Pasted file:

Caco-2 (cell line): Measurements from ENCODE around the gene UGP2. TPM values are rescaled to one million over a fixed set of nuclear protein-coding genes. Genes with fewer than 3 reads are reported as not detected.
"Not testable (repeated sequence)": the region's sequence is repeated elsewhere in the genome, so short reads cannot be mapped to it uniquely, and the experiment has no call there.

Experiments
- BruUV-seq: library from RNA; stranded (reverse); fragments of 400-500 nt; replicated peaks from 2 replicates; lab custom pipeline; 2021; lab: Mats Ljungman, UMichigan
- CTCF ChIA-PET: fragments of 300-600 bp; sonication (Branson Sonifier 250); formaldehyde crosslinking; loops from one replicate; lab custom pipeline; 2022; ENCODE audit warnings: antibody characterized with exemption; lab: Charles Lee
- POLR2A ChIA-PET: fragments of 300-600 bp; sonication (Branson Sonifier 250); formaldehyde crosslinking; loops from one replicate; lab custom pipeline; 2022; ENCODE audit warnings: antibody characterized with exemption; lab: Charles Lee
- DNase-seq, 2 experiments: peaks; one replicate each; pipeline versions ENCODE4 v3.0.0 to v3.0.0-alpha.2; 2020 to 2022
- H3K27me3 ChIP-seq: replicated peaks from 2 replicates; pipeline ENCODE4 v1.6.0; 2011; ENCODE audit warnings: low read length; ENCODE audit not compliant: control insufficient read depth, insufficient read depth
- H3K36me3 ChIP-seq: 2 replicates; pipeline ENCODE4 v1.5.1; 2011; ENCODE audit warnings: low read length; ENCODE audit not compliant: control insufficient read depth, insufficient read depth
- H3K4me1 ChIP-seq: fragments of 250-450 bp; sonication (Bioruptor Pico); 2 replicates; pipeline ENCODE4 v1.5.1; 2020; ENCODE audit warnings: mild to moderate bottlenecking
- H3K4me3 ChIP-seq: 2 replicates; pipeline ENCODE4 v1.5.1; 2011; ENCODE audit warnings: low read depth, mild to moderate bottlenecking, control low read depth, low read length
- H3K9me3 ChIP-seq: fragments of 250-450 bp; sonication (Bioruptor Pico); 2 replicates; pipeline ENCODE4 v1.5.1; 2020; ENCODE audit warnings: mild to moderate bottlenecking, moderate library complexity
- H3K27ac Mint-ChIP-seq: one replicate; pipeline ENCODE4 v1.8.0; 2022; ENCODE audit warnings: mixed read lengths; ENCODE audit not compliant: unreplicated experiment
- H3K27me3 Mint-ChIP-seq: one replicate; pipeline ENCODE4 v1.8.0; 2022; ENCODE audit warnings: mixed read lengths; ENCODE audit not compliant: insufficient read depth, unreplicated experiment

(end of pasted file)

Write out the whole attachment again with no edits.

Caco-2 (cell line): Measurements from ENCODE around the gene UGP2. TPM values are rescaled to one million over a fixed set of nuclear protein-coding genes. Genes with fewer than 3 reads are reported as not detected.
"Not testable (repeated sequence)": the region's sequence is repeated elsewhere in the genome, so short reads cannot be mapped to it uniquely, and the experiment has no call there.

Experiments
- BruUV-seq: library from RNA; stranded (reverse); fragments of 400-500 nt; replicated peaks from 2 replicates; lab custom pipeline; 2021; lab: Mats Ljungman, UMichigan
- CTCF ChIA-PET: fragments of 300-600 bp; sonication (Branson Sonifier 250); formaldehyde crosslinking; loops from one replicate; lab custom pipeline; 2022; ENCODE audit warnings: antibody characterized with exemption; lab: Charles Lee
- POLR2A ChIA-PET: fragments of 300-600 bp; sonication (Branson Sonifier 250); formaldehyde crosslinking; loops from one replicate; lab custom pipeline; 2022; ENCODE audit warnings: antibody characterized with exemption; lab: Charles Lee
- DNase-seq, 2 experiments: peaks; one replicate each; pipeline versions ENCODE4 v3.0.0 to v3.0.0-alpha.2; 2020 to 2022
- H3K27me3 ChIP-seq: replicated peaks from 2 replicates; pipeline ENCODE4 v1.6.0; 2011; ENCODE audit warnings: low read length; ENCODE audit not compliant: control insufficient read depth, insufficient read depth
- H3K36me3 ChIP-seq: 2 replicates; pipeline ENCODE4 v1.5.1; 2011; ENCODE audit warnings: low read length; ENCODE audit not compliant: control insufficient read depth, insufficient read depth
- H3K4me1 ChIP-seq: fragments of 250-450 bp; sonication (Bioruptor Pico); 2 replicates; pipeline ENCODE4 v1.5.1; 2020; ENCODE audit warnings: mild to moderate bottlenecking
- H3K4me3 ChIP-seq: 2 replicates; pipeline ENCODE4 v1.5.1; 2011; ENCODE audit warnings: low read depth, mild to moderate bottlenecking, control low read depth, low read length
- H3K9me3 ChIP-seq: fragments of 250-450 bp; sonication (Bioruptor Pico); 2 replicates; pipeline ENCODE4 v1.5.1; 2020; ENCODE audit warnings: mild to moderate bottlenecking, moderate library complexity
- H3K27ac Mint-ChIP-seq: one replicate; pipeline ENCODE4 v1.8.0; 2022; ENCODE audit warnings: mixed read lengths; ENCODE audit not compliant: unreplicated experiment
- H3K27me3 Mint-ChIP-seq: one replicate; pipeline ENCODE4 v1.8.0; 2022; ENCODE audit warnings: mixed read lengths; ENCODE audit not compliant: insufficient read depth, unreplicated experiment